Posted on 24/11/2016 by Phillip Island Nature Parks
Hooded Plovers in need of our help
The summer of 2015/16 was a record breaking year for Phillip Island’s population of Hooded Plovers, a threatened shorebird species that lives and breeds on many of our local beaches. A total of 17 Hoodies fledged (became independent) during that last breeding season, and this number may prove to be a hard act to follow.
The Hooded Plover Steering Group was recently formed, and had its inaugural meeting in November. Made up of representatives from BirdLife Australia, Phillip Island Nature Parks, Parks Victoria and the Bass Coast Shire Council, this new group will be doing all it can to aid Hooded Plover conservation and management.
A key component of the Steering Group’s strategy moving forward is the re-invigoration of ‘Hooded Plover Watch’, a team of volunteers and rangers who monitor our beaches and protect the Hoodies.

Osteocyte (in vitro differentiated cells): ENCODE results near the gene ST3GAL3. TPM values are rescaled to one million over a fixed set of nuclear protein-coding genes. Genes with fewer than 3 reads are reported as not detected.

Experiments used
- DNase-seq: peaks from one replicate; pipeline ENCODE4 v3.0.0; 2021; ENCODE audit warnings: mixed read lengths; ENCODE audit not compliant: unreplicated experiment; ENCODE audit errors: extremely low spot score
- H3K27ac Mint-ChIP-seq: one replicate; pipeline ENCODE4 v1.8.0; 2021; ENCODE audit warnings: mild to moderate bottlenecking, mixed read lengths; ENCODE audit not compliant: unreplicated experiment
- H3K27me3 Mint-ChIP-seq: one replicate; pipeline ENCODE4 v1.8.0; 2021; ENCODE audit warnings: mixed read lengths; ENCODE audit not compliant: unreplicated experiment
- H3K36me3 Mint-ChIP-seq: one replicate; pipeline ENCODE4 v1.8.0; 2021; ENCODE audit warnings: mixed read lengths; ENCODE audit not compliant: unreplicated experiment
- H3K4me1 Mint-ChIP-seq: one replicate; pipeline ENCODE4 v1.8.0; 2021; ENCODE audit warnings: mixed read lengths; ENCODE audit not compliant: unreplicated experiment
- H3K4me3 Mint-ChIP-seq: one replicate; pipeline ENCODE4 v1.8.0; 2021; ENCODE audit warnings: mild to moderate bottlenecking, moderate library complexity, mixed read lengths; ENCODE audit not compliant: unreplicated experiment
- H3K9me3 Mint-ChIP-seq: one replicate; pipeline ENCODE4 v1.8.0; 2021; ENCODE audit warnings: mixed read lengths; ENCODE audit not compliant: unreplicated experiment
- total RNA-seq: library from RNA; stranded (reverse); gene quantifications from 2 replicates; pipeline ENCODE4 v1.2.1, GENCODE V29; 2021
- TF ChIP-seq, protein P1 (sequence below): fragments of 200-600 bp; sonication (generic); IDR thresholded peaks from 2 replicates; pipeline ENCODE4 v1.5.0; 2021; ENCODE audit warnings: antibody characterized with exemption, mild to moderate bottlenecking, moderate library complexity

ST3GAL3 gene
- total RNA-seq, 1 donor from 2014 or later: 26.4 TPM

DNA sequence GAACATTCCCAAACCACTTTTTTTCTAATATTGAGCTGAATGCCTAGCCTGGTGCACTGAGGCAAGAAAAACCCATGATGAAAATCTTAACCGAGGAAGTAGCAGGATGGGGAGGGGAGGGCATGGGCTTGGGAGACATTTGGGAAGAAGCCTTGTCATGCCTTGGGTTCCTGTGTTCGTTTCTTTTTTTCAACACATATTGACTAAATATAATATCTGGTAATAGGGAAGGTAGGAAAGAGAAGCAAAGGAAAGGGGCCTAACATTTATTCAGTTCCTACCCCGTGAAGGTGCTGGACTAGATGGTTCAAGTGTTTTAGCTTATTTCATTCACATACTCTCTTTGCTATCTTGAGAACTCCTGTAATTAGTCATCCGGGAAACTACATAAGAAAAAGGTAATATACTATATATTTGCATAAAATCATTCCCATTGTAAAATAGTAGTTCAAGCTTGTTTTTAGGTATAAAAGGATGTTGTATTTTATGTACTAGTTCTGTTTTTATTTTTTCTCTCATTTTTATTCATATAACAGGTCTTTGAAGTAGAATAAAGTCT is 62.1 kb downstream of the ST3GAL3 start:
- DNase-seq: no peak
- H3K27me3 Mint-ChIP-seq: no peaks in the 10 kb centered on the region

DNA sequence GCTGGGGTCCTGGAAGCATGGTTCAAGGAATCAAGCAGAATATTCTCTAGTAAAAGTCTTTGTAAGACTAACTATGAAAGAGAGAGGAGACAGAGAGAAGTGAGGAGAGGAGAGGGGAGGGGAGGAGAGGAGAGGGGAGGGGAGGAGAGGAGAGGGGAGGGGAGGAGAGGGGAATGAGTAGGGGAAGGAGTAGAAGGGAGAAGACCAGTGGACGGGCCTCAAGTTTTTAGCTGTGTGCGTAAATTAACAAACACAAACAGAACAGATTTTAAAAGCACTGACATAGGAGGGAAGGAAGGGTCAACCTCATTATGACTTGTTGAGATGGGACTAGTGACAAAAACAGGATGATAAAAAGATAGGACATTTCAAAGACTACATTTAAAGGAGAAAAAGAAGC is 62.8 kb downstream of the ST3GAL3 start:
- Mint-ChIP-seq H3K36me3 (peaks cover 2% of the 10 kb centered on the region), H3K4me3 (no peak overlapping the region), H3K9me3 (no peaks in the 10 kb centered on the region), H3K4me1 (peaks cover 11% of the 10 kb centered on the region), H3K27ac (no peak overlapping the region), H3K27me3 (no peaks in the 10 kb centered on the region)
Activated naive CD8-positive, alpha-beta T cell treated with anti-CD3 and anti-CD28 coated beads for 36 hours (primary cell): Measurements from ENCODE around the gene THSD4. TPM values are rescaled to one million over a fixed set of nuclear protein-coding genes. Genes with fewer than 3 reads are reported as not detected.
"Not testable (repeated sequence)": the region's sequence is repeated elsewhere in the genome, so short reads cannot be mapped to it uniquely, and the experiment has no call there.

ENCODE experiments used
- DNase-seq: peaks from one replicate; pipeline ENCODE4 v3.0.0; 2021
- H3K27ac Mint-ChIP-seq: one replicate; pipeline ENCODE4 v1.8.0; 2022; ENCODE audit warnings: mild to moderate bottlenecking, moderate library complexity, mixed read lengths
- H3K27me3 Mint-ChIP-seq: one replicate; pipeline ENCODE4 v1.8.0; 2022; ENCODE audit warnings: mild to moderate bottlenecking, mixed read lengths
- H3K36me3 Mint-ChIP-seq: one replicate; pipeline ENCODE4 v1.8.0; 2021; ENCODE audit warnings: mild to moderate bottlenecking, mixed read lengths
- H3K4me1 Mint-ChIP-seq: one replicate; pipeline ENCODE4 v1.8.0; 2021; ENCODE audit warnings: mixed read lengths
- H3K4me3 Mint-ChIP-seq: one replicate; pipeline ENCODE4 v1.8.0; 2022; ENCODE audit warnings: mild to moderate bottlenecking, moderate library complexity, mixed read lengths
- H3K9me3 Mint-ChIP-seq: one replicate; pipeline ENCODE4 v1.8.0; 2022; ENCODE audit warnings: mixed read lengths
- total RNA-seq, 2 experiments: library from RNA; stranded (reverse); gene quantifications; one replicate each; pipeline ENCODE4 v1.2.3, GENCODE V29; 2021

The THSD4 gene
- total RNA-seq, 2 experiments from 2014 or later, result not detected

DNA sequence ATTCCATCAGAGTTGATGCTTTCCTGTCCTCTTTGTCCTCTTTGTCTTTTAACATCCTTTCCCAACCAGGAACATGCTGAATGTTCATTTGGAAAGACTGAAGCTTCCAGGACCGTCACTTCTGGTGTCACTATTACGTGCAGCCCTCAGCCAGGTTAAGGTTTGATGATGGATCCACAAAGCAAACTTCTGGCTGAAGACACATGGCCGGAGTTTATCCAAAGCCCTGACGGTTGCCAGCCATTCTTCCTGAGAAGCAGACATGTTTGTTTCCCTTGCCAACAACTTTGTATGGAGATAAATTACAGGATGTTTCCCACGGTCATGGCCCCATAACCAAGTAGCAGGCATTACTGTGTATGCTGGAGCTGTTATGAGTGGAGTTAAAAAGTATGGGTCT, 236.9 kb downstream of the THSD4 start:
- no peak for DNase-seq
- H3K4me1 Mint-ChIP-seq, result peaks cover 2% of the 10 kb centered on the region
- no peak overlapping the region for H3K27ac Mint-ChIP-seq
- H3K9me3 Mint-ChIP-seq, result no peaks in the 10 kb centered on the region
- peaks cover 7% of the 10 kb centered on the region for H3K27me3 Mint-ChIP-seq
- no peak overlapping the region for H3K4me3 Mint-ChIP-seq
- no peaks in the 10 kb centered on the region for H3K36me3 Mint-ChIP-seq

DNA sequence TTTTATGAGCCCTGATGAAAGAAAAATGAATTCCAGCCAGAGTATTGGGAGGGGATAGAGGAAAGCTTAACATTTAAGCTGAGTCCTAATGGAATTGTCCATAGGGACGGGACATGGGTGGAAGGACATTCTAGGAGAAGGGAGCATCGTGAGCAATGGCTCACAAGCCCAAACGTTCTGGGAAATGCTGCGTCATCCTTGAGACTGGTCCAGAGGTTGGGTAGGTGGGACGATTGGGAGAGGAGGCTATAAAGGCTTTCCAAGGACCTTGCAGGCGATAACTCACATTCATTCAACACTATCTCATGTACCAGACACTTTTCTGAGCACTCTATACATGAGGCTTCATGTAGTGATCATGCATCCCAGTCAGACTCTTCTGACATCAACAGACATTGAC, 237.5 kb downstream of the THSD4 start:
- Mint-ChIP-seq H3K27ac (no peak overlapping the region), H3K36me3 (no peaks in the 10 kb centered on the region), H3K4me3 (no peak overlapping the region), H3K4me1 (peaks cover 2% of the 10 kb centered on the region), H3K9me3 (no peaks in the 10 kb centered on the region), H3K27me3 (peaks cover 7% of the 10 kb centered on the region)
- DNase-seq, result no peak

A volunteer recruitment drive is underway, starting with a training workshop to be held on Saturday 10 December at the Penguin Parade’s Education Pods, commencing at 9.00am. Interested parties are invited to register their interest by contacting Daniel Lees at firstname.lastname@example.org by 05 December.
Residents are warmly invited to join this dedicated band of volunteers and contribute to the conservation of this threatened species. Volunteers can commit as much or as little time as they are able, and all volunteer contributions are gratefully accepted.
Hooded Plovers breed from August right through to March, so late November is nearing the half-way mark of their breeding season. While the first half of the season has not been as promising as last year, there is still time for the Hoodies to rally by season’s end, but they could do with your help.
Roland Pick - Communications Executive
Tel: +613 5951 2825 Mobile: 0418 402 161